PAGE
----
Fig. 4.

Fig. 4.

1. The leg, or ham; used for smoking. 2. The hind loin. 3. The fore loin. 4. The spare-rib; for roasting; sometimes including all the ribs. 5. The hand, or shoulder; sometimes smoked, and sometimes corned and boiled. 6. The belly, or spring, for coming or salting down. The feet are used for jelly, head-cheese, and souse.

In selecting Pork, if young, the lean can easily be broken when pinched, and the skin can be indented by nipping with the fingers. The fat also will be white and soft. Thin rind is best.

In selecting Hams, run a knife along the bone, and if it comes out clean, the ham is good; but if it comes out smeared, it is spoiled. Good bacon has white fat, and the lean adheres closely to the bone. If the bacon has yellow streaks, it is rusty, and not fit to use.

In selecting Poultry, choose those that are full grown, but not old. When young and fresh-killed, the skin is thin and tender, the joints not very stiff, and the eyes full and bright. The breast-bone shows the age, as it easily yields to pressure if young, and is tough when old. If young, you can with a pin easily tear the skin. A goose, when old, has red and hairy legs; but when young, they are yellow, and have few hairs. The pin-feathers are the roots of feathers, which break off and remain in the skin, and always indicate a young bird. When very neatly dressed, they are pulled out.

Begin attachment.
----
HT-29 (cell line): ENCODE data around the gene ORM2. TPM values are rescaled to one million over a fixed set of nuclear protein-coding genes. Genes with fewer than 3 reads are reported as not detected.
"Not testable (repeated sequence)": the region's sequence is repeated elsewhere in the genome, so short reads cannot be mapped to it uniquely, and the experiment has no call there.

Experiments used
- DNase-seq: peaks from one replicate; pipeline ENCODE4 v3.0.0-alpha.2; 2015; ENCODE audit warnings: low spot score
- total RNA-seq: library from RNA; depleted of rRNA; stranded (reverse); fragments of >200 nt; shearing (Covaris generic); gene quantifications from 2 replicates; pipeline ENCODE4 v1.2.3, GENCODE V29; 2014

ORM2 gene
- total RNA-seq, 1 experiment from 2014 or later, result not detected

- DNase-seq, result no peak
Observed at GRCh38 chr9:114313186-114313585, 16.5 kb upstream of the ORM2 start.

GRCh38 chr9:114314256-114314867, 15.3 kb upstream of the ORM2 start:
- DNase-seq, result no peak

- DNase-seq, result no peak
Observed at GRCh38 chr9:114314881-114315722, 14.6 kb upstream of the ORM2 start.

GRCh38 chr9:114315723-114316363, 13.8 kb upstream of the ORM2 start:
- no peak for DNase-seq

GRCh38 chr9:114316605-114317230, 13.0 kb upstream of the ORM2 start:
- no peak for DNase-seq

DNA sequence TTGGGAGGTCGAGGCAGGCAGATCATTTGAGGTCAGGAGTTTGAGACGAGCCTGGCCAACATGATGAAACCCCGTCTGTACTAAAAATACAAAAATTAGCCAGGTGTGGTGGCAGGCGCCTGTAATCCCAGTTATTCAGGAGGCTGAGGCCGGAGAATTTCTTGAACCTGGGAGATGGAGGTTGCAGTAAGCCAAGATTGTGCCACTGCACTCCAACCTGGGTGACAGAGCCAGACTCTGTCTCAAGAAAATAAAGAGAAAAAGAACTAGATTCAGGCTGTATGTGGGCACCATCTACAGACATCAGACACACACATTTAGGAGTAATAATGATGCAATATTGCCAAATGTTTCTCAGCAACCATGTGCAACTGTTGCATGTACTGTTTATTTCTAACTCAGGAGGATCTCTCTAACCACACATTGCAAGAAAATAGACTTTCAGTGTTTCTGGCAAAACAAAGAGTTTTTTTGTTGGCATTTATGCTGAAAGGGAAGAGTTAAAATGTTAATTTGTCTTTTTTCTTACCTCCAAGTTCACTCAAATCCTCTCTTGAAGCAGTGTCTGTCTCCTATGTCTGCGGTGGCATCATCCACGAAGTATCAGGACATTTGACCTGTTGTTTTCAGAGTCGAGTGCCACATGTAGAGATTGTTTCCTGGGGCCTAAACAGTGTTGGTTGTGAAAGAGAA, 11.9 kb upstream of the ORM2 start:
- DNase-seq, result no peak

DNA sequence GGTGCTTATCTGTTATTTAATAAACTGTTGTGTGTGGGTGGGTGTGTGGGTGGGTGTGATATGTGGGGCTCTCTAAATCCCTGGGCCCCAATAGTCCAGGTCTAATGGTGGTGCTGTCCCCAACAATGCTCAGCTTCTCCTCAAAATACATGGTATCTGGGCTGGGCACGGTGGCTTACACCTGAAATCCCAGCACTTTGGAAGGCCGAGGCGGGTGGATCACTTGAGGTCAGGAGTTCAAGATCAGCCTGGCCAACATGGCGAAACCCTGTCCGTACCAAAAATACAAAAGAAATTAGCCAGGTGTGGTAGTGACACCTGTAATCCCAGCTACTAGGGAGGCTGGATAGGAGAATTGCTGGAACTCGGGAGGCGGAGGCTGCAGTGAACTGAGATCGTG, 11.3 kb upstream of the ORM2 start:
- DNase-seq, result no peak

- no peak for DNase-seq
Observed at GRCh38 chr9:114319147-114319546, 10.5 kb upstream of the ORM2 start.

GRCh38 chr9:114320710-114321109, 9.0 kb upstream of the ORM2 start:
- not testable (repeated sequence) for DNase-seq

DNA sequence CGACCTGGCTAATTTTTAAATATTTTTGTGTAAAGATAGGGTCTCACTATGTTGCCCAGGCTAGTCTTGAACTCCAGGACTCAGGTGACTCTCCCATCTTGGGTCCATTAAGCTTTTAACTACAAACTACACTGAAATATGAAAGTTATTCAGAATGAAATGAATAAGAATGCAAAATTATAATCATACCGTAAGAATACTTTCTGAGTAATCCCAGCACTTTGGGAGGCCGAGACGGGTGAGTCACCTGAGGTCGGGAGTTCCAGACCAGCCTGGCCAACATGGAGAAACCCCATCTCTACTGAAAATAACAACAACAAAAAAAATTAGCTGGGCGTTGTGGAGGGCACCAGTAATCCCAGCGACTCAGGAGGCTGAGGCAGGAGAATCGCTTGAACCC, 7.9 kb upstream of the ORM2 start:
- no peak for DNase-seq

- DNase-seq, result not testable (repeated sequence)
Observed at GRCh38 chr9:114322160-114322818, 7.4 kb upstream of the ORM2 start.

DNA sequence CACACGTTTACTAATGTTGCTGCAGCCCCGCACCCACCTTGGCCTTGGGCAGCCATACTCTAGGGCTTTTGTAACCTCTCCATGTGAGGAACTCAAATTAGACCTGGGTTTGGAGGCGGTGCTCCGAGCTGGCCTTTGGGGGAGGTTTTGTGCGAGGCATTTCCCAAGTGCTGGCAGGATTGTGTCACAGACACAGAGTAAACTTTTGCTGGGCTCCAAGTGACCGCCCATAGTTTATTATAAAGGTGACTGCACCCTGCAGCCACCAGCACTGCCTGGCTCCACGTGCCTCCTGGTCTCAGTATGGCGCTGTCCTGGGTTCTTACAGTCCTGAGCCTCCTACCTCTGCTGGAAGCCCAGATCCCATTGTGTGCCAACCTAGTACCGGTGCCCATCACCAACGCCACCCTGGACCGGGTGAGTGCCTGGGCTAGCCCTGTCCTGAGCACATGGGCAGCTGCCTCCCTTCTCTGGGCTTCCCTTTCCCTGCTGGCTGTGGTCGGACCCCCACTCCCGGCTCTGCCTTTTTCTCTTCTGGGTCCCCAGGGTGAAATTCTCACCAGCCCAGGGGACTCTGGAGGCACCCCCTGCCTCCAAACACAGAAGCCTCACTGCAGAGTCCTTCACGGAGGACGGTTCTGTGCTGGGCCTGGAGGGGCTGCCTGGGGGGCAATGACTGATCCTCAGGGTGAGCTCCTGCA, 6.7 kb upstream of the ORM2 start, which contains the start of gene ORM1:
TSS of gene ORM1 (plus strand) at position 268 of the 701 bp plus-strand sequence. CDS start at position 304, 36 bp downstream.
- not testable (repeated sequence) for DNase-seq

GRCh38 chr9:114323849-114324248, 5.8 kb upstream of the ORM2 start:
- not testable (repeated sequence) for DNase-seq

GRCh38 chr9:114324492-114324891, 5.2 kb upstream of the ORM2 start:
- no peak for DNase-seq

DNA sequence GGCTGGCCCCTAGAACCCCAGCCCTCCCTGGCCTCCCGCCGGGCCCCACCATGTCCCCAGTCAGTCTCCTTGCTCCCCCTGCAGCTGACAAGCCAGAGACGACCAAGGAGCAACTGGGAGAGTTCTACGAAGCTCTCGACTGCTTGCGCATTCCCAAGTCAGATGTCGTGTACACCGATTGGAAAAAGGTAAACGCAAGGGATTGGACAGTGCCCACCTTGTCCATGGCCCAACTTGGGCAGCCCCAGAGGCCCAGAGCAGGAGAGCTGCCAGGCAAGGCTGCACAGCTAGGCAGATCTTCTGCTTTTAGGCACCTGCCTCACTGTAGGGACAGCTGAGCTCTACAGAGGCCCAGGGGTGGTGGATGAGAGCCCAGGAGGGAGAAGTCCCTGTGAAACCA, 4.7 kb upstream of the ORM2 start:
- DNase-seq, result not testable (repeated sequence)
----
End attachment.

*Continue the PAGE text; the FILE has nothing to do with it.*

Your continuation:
Poultry and birds ought to be killed by having the head cut off, and then hung up by the legs to bleed freely. This makes the flesh white and more healthful.

In selecting Fish, take those that are firm and thick, having stiff fins and bright scales, the gills bright red, and the eyes full and prominent. When fish are long out of water, they grow soft, the fins bend easily, the scales are dim, the gills grow dark, and the eyes sink and shrink away. Be sure and have them dressed immediately; sprinkle them with salt, and use them, if possible, the same day. In warm weather, put them in ice, or corning, for the next day.

Shell-fish can be decided upon only by the smell. Lobsters are not good unless alive, or else boiled before offered for sale. They are black when alive, and red when boiled. When to be boiled, they are to be put alive into boiling water, which is the quickest and least cruel way to end their life.